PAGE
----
06 Apr An Introduction to A/B and Multivariate Testing
It’s hard to admit we’re not always right.
It’s sometimes difficult to be honest with ourselves and realise our years or even decades of knowledge and experience still has the potential to bring about decisions that don’t work in our favor, or indeed, the customer’s favor. As a result, as digital marketers, as web designers and website managers, we often plough ahead, ruthlessly tweaking our websites and truly believing we’re making a difference to the customer’s user experience and therefore improving conversion.
But are we?
How do we know if what we changed yesterday helped us or hindered us? How do we know there isn’t a better way to do what we plan to do today?
With A/B and multivariate testing, we can test our changes first. We can analyze the results and see which variant works best, if any work at all. We can be 100 percent certain that the changes we make to our website are the right ones, and we can scrap all the wrong ones. And the best part is, there are tools out there that make this incredibly simple and straightforward.
It’s far too easy to sit back and pretend our ego knows best without actually analyzing our changes and deciding what works and what doesn’t. But my decades of experience tell me that, despite the knowledge I have and I’m sure you have too, I don’t always know best, and when I conduct an A/B or multivariate test, I’m often shocked which combination of changes produce the highest conversion rate.
What Are A/B and Multivariate Tests
A/B and multivariate tests work in different ways, which we’ll talk about below, but their end goal is one and the same. They allow us to test various changes to our websites and play them against each other, while a tool automatically analyzes the results to see which variance converted at the highest rate.
It all sounds very complicated, but with many tools out there available for us to use, it’s as easy as us deciding what we want to test, deciding what percentage of traffic we want each variance to receive, setting a conversion goal (ie. what are we trying to get our visitors to do more of by testing different variances) and then sitting back and waiting for the tool to gather the results.
A/B tests work by playing two options against each other. Option A and option B. Option A is your control (ie. how the website currently is) and option B is your new idea, the option you want to test to see if it performs better than option A.
I have a search box on my website that allows customers to search for a hotel in their city of choice. Normally, I have the search box placed vertically at the right side of my home page, but I’d like to test it down the left of the home page to see if it improves my conversion rate. Here is how the test would be setup:
- Option A: Control (Search bar at the right)
- Option B: Test Case 1 (Search bar at the left)
- Conversion Goal: The ‘search’ button being clicked and a visitor hitting a list of search results
- Percentage of Traffic to each option: 50%
This would mean each option in my test receives 50% of my website visitors, an equal split. The tool I choose to use would automatically make this happen.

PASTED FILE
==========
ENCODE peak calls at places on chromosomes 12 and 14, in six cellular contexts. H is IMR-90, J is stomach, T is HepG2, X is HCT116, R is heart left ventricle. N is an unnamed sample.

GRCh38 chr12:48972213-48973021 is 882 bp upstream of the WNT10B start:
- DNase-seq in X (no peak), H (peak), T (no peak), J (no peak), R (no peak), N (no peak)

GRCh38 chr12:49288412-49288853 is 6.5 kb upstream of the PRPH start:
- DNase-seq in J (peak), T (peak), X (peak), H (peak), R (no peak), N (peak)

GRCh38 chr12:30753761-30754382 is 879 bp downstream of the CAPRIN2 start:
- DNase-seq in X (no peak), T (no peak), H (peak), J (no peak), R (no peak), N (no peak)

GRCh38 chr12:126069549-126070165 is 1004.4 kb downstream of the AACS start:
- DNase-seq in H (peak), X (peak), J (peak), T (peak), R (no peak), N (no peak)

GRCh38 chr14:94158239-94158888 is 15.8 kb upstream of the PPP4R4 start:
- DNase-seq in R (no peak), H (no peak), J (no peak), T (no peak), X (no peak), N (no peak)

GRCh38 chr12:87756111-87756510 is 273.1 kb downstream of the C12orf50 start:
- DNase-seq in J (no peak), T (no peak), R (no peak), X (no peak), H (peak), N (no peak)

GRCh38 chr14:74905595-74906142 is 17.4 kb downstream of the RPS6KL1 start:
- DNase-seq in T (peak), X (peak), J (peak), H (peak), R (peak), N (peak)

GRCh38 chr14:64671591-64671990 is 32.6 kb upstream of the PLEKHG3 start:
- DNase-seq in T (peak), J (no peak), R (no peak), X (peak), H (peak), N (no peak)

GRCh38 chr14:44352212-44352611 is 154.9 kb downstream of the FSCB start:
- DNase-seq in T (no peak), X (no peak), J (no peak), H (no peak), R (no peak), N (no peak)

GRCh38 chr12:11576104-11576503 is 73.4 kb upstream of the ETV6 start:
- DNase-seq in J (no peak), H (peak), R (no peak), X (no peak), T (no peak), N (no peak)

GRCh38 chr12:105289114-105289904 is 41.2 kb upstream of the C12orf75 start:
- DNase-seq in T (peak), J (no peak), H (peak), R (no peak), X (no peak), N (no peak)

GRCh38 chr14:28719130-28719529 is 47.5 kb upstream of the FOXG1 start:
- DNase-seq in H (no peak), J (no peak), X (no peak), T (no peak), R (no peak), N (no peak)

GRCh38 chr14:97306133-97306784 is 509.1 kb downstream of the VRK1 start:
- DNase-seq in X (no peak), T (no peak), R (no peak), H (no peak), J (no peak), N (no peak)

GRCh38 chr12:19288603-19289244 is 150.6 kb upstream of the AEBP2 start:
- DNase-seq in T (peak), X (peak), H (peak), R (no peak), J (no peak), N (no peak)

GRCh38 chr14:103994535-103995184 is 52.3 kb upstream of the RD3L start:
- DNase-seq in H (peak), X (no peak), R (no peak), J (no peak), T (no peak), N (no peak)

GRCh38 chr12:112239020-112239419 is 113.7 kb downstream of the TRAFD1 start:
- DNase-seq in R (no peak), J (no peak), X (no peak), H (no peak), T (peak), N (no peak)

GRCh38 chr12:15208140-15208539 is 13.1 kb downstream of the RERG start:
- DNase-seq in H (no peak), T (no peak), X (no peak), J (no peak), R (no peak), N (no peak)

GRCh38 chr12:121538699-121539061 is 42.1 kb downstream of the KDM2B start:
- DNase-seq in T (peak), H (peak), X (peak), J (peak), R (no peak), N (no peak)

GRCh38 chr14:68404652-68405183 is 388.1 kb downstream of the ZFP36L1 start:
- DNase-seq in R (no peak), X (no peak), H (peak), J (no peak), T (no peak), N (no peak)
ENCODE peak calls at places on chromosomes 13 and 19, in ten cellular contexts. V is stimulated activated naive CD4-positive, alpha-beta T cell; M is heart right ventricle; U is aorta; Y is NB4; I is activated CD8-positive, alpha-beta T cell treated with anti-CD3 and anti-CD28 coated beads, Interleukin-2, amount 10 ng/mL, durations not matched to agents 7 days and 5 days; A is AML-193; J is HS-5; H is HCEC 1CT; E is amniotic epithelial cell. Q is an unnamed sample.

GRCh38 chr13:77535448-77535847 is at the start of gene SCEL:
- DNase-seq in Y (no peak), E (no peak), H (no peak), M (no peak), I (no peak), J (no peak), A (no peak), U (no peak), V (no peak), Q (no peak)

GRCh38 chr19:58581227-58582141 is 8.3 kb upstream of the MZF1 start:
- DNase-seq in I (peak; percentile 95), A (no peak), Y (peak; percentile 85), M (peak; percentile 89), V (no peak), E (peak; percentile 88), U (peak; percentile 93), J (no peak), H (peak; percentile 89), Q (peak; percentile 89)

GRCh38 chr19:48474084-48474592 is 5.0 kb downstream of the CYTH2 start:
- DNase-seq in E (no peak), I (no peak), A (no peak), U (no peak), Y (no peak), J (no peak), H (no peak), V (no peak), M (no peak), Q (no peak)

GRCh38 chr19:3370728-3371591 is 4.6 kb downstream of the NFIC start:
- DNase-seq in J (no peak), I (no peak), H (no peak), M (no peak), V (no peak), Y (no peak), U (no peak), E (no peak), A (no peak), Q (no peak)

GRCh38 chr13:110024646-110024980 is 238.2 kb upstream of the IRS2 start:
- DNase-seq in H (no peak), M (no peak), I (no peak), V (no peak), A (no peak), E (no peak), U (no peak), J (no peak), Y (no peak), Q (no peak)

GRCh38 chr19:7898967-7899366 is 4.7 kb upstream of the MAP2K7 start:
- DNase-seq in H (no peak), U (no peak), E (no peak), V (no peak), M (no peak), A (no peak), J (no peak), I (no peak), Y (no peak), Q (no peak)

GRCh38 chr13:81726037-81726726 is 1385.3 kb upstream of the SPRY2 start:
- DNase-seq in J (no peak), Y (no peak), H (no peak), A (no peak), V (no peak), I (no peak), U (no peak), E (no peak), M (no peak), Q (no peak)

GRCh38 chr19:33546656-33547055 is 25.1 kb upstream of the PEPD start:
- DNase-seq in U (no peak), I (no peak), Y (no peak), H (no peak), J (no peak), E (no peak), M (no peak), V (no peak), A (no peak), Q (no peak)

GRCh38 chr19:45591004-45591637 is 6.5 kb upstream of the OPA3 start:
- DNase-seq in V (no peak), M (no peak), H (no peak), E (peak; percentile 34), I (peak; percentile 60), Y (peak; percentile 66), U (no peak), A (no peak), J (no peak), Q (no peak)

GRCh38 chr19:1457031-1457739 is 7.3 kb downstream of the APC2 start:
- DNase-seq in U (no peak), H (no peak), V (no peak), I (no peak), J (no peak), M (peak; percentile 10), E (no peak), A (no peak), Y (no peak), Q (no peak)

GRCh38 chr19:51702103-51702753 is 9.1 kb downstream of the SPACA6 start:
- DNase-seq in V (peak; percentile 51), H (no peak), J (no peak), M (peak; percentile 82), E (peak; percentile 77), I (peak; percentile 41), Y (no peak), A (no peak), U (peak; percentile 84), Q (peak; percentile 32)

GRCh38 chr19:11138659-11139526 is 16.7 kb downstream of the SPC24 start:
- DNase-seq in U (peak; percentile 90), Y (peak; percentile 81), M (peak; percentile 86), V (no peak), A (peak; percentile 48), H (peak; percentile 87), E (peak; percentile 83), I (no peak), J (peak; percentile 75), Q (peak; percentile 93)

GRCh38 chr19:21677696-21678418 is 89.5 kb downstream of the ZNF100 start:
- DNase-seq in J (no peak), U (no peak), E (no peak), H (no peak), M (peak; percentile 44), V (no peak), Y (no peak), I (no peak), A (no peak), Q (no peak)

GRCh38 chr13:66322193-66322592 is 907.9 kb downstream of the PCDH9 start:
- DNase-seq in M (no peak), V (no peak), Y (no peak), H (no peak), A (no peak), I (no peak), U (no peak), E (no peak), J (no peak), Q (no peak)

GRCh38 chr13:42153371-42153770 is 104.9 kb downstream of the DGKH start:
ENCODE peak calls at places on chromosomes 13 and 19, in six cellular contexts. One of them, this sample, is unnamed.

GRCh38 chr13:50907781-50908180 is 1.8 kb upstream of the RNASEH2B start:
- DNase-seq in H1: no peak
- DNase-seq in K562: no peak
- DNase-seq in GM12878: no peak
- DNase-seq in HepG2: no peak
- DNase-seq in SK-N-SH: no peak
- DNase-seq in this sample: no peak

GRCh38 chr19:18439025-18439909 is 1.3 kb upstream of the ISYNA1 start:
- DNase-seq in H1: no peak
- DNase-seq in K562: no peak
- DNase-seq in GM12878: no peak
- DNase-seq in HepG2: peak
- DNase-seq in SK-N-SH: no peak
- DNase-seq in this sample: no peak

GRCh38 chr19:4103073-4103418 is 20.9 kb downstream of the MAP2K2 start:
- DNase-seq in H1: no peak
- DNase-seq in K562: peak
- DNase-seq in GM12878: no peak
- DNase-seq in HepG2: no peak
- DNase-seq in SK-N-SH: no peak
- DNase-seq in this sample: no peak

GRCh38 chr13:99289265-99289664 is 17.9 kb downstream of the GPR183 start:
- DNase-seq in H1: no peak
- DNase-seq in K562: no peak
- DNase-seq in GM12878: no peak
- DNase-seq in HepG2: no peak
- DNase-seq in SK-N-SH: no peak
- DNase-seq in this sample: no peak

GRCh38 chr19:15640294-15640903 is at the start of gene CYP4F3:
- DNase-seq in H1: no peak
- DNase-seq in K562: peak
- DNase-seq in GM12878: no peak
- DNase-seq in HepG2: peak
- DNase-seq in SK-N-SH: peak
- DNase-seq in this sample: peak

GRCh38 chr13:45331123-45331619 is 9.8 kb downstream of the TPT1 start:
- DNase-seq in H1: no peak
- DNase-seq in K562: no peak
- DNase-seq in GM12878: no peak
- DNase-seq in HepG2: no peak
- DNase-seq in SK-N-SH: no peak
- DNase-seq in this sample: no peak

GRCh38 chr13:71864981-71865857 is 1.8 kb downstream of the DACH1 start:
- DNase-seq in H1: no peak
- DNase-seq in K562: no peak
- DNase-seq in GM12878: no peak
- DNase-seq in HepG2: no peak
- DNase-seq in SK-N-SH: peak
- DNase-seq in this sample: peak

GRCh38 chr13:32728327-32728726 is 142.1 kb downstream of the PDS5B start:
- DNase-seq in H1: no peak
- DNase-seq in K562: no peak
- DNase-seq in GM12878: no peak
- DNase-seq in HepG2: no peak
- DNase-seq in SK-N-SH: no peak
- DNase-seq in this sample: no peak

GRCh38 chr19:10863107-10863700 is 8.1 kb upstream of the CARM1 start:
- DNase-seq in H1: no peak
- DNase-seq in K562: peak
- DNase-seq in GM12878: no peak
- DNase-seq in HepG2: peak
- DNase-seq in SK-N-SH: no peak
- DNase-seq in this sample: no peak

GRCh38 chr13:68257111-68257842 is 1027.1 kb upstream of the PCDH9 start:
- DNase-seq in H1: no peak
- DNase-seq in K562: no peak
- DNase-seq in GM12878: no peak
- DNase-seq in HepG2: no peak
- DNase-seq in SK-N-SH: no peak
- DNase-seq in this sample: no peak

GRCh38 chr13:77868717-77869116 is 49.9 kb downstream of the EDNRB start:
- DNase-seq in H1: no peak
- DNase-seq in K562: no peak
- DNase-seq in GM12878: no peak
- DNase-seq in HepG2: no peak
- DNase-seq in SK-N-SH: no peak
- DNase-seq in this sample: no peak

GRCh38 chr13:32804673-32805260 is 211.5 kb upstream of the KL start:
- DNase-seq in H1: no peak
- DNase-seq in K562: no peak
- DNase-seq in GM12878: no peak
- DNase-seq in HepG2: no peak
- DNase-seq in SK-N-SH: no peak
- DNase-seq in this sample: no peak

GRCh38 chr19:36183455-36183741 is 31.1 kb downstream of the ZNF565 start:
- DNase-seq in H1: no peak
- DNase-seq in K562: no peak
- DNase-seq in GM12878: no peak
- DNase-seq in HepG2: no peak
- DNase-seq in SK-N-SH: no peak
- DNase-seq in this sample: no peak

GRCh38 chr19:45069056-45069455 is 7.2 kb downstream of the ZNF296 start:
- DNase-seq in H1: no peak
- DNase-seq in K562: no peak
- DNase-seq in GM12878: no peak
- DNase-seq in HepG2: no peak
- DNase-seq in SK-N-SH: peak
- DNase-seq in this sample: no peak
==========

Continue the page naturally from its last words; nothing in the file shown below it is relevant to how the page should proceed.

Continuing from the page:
How fast statistically valid results are determined by the tool will depend on how much traffic your website receives, but don’t worry, if you only get small levels of visitors, most tools can automatically predict and estimate a variation winner for you.
Multivate tests work in a similar way to A/B tests, but instead of just having a control plus one variation, we can have the control, plus multiple variations.
Throughout the booking form of my website, where a customer fills in a form to book a hotel, I have a small section that tries to upsell customers on an additional product. This section looks something like this:
- INTRODUCTION TO UPSELL PRODUCT
- BUY NOW BUTTON
I make excellent profit on this product, but it isn’t something everybody wants. Approximately 10% of my customers who book a hotel go on to buy this product too. But what if I wanted to improve on the 10%, and turn that 10% into 15% or 20%? I could run a multivariate test that adjusts the layout of that area of the page, changing font colors, font sizes etc.
Or, I could run a multivariate test that adjusts the wording of the title, introduction and buy now button, to see which combination gives me the highest conversion rate.
You may have three different variants like so (the differences between variants are in bold):
Option 1 – Control
- INTRODUCTION TO UPSELL PRODUCT
- BUY NOW BUTTON
Option 2 – Variant One
- INTRODUCTION TO UPSELL PRODUCT
- DON’T MISS THIS OFFER – BUY NOW BUTTON
Option 3 – Variant Two
- THIS OFFER IS IMPORTANT – TITLE
- INTRODUCTION TO UPSELL PRODUCT
- BUY NOW BUTTON
The list of variants you could have is endless, depending upon how many areas you want to change. Again though, the tools that are out there will work out all the potential variants for you, instead of you having to manually create them. Just decide which areas of text you want to change, decide how many variants of that text you would like to test, and the tool you use will create all the different variants available while sending the correct percentage of traffic to each.
The Benefits of A/B and Multivariate Testing
A/B and multivariate testing tools are often a paid for service, albeit at a reasonable cost. As a result, it’s very important to know the benefits of using such a tool and to know exactly what you’ll be getting for your money.